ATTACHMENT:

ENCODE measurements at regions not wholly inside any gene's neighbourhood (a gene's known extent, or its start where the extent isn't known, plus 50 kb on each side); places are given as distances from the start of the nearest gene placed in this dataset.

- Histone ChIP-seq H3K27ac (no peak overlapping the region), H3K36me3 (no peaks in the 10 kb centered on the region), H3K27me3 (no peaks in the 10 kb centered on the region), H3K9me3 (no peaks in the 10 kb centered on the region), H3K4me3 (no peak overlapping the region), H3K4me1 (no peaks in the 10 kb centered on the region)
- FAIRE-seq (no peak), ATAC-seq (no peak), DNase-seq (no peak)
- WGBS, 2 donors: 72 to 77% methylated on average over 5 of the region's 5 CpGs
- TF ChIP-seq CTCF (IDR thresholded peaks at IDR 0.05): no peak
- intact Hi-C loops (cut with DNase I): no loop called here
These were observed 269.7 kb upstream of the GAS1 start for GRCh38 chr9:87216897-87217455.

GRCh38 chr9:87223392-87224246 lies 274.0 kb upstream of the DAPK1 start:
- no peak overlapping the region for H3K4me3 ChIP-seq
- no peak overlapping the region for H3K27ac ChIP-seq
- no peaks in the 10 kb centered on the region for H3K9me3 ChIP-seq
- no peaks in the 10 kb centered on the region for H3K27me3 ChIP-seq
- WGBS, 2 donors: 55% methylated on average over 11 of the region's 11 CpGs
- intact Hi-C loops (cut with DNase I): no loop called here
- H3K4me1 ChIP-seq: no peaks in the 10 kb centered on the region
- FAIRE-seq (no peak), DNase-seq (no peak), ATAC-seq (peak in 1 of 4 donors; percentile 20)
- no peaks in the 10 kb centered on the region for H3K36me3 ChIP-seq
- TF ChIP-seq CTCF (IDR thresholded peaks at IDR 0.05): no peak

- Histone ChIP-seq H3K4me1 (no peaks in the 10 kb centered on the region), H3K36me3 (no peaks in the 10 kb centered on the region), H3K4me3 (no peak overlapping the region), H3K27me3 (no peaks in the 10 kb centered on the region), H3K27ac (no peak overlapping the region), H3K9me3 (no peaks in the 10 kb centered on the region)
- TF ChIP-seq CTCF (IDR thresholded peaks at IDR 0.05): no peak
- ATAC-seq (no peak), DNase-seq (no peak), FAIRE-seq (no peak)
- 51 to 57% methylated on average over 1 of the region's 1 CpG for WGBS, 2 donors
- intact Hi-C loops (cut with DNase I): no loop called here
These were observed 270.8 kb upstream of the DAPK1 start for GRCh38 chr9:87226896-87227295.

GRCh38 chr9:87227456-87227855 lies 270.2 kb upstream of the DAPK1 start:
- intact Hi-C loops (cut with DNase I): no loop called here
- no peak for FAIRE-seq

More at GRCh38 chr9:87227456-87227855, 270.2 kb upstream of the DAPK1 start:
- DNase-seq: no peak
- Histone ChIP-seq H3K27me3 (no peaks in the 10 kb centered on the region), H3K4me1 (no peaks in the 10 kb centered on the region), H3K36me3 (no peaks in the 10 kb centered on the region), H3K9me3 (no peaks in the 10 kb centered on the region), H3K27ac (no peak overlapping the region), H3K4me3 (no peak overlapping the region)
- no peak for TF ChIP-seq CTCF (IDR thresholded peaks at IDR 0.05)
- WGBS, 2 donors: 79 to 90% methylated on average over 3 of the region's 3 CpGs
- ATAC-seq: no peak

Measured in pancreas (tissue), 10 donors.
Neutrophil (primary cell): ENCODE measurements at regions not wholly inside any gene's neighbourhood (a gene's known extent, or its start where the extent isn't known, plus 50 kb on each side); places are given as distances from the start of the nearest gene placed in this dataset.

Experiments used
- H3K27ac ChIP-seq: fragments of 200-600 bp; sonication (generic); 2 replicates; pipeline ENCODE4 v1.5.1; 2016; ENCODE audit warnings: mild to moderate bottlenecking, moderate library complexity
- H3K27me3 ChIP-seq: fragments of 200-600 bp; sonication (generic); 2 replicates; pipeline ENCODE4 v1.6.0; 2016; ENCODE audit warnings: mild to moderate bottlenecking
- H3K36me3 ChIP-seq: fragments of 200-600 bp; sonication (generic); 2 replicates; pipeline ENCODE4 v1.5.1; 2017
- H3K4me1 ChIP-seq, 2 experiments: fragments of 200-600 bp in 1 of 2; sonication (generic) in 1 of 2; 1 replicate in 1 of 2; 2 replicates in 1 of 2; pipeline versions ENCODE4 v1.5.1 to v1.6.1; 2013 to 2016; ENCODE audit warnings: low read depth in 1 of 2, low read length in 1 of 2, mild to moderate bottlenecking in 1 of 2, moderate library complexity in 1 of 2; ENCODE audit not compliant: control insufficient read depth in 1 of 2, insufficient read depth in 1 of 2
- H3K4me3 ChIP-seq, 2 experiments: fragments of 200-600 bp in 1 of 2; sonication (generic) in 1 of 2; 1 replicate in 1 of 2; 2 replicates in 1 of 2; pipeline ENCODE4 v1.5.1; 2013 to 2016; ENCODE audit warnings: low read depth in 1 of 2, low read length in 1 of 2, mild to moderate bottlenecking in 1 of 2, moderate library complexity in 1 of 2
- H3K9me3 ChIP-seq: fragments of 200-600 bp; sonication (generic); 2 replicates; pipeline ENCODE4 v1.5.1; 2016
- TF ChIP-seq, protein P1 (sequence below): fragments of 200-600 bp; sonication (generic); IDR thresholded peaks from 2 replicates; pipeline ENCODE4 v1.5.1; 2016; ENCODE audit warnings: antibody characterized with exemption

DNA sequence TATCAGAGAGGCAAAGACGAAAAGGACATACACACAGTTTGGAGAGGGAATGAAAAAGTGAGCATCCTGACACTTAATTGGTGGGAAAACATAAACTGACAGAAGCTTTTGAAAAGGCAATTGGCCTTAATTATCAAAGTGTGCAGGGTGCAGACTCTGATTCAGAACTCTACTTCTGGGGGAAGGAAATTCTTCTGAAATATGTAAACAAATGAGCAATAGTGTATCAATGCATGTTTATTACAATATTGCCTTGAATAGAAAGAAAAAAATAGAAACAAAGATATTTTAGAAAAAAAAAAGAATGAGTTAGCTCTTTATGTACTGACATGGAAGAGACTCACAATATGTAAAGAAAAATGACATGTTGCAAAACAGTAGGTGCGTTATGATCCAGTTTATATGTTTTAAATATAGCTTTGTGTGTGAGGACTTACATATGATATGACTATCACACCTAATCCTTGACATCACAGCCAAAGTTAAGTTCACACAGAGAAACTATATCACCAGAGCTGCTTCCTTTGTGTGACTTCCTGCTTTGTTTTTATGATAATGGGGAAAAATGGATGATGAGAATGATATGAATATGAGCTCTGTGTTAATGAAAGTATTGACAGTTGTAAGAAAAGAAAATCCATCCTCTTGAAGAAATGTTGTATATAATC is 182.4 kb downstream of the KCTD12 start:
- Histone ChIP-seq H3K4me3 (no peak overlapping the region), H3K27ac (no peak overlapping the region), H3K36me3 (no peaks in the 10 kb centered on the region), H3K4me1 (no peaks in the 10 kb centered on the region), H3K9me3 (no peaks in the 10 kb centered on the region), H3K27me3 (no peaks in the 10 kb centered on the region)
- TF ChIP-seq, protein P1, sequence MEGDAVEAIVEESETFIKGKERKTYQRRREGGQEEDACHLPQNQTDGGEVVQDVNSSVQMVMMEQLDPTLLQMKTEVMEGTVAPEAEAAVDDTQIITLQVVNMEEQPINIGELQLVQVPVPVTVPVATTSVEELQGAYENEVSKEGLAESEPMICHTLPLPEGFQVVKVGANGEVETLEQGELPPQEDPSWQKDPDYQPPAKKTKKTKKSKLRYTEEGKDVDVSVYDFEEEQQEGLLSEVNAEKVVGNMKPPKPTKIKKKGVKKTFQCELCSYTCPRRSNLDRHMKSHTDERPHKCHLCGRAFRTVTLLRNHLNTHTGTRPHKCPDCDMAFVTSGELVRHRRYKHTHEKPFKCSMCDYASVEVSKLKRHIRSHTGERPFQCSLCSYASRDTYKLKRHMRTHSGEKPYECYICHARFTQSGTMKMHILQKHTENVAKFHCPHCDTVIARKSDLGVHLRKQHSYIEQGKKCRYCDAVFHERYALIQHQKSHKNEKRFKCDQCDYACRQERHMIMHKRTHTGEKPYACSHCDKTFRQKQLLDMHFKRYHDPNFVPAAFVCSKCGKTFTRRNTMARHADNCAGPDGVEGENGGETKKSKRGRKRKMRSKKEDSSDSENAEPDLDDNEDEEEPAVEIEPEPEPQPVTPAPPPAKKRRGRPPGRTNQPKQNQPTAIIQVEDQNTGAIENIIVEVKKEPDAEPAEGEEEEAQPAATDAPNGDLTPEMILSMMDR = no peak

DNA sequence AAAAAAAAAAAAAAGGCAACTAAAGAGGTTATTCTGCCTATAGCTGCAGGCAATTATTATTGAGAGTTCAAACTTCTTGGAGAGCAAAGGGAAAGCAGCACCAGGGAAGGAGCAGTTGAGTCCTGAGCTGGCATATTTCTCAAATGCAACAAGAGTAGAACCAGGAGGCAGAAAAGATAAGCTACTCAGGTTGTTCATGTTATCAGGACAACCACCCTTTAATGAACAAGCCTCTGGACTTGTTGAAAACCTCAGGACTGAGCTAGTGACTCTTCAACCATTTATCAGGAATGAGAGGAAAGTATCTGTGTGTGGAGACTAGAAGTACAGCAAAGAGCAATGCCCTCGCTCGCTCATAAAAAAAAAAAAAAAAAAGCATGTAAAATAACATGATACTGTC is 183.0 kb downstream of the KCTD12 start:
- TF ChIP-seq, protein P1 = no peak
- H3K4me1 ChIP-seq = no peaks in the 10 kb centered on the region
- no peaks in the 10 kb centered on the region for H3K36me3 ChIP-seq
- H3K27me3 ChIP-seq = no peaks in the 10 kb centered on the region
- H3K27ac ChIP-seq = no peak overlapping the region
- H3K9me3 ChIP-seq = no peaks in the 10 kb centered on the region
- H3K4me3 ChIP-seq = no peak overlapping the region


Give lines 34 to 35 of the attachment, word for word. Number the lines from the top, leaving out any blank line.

Measured in pancreas (tissue), 10 donors.
Neutrophil (primary cell): ENCODE measurements at regions not wholly inside any gene's neighbourhood (a gene's known extent, or its start where the extent isn't known, plus 50 kb on each side); places are given as distances from the start of the nearest gene placed in this dataset.